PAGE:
A Thomas Annan photograph of members of the Corporation Water Works Office's Water Committee on an inspection tour of the Loch Katrine Reservoir, 1876. The members were photographed at the inlet to the aqueduct which carries water over 34 miles from the reservoir to Glasgow.
There had been prolonged investigations into the provision of a public water supply for Glasgow from 1834, as the water supplied from the River Clyde by private water companies was increasingly tainted by pollution and areas of the city lying on high ground were unable to obtain a supply. In 1855 an Act of Parliament approved a project to build a pipeline to carry water from Loch Katrine in the Trossachs to the city.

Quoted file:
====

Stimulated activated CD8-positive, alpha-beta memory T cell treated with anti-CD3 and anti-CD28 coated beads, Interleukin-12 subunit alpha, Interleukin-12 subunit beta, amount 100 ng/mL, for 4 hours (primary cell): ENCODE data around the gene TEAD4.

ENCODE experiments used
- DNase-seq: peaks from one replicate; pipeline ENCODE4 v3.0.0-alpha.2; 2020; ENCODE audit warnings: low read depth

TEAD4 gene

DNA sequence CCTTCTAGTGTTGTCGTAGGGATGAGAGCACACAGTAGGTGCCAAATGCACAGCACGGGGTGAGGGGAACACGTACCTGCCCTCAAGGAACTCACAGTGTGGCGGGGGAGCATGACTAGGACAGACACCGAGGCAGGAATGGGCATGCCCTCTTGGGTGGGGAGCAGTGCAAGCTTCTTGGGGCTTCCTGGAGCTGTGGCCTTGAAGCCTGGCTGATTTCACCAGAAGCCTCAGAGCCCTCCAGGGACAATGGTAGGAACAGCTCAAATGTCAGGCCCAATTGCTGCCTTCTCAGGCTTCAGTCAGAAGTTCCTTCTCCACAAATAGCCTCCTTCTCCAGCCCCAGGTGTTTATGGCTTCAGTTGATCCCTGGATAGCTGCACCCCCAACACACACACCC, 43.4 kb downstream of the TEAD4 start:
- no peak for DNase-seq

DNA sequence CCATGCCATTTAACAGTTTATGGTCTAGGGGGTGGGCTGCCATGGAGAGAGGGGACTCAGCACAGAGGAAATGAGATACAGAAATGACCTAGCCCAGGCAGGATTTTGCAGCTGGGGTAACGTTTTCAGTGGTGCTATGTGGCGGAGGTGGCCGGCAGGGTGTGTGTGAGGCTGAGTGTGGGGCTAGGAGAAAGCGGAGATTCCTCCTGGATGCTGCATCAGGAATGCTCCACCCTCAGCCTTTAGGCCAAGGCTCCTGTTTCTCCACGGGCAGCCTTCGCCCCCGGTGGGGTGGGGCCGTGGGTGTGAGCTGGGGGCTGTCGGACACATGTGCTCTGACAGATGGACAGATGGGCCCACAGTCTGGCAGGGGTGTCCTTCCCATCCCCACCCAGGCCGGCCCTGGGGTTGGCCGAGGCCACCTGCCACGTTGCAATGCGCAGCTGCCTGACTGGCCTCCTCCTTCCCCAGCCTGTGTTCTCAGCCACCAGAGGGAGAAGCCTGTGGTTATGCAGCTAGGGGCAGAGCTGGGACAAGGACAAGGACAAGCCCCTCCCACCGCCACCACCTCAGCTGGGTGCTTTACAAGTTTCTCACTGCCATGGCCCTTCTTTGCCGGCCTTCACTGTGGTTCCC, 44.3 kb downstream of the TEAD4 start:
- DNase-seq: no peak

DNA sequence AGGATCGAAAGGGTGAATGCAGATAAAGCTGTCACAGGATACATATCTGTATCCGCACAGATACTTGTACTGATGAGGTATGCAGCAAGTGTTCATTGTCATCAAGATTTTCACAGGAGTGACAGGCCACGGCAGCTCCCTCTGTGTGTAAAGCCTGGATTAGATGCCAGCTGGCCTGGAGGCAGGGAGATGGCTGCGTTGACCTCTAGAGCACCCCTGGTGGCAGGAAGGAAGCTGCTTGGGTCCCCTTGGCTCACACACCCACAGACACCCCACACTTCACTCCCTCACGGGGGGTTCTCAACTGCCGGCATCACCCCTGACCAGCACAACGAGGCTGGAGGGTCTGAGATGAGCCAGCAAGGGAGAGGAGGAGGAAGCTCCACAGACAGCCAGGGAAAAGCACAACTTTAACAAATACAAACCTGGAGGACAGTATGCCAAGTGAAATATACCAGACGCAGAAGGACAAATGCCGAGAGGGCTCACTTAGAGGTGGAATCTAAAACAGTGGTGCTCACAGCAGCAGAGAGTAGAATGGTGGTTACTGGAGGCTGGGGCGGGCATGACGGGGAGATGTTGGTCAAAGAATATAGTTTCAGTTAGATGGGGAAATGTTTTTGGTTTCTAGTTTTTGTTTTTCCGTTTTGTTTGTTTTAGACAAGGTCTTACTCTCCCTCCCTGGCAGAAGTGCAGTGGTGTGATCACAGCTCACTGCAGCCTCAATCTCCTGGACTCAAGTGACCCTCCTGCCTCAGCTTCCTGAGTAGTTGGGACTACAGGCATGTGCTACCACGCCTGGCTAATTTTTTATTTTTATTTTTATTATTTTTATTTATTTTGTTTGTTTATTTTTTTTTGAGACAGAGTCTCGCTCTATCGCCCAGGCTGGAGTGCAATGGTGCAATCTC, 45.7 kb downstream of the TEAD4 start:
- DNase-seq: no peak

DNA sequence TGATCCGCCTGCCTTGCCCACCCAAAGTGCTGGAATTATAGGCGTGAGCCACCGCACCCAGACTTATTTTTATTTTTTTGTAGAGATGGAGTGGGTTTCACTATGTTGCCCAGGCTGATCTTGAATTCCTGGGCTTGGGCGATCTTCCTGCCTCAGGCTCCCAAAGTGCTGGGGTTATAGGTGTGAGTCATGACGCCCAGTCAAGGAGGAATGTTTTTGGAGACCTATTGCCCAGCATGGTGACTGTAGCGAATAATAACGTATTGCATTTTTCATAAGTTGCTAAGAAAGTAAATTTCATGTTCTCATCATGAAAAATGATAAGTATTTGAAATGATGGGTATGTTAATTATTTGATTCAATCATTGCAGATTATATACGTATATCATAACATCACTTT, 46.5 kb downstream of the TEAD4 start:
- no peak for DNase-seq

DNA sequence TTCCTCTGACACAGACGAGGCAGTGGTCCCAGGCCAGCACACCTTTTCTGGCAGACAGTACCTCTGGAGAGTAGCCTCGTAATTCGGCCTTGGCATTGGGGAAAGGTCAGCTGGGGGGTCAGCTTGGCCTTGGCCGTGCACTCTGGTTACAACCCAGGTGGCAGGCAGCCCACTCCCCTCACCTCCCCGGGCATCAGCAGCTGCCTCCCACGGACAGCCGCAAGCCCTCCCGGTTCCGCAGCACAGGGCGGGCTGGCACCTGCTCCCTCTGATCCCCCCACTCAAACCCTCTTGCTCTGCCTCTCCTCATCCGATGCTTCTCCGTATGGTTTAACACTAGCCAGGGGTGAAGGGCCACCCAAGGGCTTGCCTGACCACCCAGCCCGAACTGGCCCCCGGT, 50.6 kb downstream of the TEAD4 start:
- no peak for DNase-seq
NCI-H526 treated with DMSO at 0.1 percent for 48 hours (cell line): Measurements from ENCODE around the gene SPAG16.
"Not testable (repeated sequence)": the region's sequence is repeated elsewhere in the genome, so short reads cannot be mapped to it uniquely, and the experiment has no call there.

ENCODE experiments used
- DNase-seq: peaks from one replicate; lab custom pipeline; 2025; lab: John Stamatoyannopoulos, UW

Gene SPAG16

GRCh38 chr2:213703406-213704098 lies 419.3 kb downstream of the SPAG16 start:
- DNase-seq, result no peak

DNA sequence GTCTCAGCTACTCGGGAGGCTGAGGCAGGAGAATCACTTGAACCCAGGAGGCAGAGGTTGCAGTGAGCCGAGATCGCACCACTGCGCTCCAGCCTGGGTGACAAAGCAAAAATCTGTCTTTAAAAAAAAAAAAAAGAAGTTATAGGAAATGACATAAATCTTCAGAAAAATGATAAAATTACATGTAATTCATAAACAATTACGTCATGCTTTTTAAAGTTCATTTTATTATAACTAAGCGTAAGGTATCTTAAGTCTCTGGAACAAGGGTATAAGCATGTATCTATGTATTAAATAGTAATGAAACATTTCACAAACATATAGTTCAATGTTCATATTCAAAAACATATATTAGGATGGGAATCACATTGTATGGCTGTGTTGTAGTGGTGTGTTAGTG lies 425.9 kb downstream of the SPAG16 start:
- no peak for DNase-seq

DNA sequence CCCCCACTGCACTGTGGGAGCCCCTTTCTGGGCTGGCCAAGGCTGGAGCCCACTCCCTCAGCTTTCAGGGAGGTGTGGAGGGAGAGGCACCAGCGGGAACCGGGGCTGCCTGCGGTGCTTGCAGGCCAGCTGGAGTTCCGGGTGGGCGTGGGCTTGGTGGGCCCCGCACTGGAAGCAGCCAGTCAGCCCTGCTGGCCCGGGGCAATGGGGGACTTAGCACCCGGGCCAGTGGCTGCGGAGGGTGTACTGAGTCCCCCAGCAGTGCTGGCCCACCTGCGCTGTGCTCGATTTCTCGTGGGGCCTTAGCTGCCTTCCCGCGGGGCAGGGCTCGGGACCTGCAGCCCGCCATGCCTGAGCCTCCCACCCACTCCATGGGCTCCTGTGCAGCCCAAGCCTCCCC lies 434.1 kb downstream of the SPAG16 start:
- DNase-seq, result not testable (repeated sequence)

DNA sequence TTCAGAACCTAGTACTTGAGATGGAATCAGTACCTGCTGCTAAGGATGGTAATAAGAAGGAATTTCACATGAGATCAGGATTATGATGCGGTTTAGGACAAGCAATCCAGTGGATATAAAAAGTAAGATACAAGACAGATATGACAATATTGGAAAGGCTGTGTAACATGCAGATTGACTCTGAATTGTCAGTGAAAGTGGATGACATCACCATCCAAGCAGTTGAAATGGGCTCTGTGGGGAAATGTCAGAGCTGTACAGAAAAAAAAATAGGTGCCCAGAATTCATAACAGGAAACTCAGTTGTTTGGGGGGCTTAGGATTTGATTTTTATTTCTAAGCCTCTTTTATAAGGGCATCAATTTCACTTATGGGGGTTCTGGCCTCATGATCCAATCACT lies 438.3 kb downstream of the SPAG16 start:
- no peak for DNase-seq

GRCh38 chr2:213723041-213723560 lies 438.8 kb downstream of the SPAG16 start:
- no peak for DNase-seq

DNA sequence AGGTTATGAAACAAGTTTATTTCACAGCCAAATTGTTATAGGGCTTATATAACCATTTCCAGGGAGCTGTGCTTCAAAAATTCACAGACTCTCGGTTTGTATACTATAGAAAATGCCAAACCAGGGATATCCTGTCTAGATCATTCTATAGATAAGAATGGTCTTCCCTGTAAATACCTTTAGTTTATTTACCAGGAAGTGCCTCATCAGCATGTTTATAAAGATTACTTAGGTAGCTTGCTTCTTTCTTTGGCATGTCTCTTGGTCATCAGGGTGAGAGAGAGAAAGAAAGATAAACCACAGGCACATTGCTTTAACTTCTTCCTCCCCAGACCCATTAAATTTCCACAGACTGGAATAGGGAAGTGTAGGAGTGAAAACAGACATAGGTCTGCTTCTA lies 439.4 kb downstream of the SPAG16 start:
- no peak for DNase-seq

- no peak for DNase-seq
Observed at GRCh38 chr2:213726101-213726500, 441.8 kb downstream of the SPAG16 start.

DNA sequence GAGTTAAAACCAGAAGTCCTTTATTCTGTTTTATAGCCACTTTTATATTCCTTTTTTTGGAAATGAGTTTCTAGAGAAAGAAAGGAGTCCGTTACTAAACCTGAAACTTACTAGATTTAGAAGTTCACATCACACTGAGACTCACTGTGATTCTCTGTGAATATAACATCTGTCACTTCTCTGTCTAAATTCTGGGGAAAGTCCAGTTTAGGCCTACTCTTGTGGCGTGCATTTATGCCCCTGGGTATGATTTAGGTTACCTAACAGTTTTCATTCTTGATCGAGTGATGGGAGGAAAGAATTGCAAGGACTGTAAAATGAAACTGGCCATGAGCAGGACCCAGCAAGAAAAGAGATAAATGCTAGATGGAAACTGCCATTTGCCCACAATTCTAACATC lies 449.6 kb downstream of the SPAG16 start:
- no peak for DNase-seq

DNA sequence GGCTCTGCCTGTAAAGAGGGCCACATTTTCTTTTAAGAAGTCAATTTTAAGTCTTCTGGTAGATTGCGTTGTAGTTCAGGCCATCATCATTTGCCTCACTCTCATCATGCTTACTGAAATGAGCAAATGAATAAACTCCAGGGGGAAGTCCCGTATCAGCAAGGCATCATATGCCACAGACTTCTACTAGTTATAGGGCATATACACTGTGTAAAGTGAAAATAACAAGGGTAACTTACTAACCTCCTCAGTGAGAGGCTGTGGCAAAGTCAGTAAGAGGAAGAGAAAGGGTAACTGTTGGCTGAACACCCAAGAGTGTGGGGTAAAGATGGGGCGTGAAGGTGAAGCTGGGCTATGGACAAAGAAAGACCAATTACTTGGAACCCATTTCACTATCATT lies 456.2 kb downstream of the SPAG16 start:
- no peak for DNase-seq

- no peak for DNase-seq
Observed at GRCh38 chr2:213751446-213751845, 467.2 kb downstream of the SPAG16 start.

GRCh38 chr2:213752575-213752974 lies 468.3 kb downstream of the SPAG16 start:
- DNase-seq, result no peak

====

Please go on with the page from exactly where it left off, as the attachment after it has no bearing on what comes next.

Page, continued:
The first Water Committee was appointed in July 1855 to oversee the project, which was entrusted to the civil engineer Frederick Bateman. The new water supply was inaugurated by Queen Victoria on 14 October 1859 and the aqueduct carried up to 50 million gallons of fresh water to the city each day after the works were extended in 1885.
Reference: Glasgow City Archives, Water Department
Reproduced with the permission of Glasgow City Council, Libraries Information and Learning
aqueducts, civil engineers, councillors, inlets, inspections, Loch Katrine, pipelines, public water supply, reservoirs, Water Committee, Water Works Office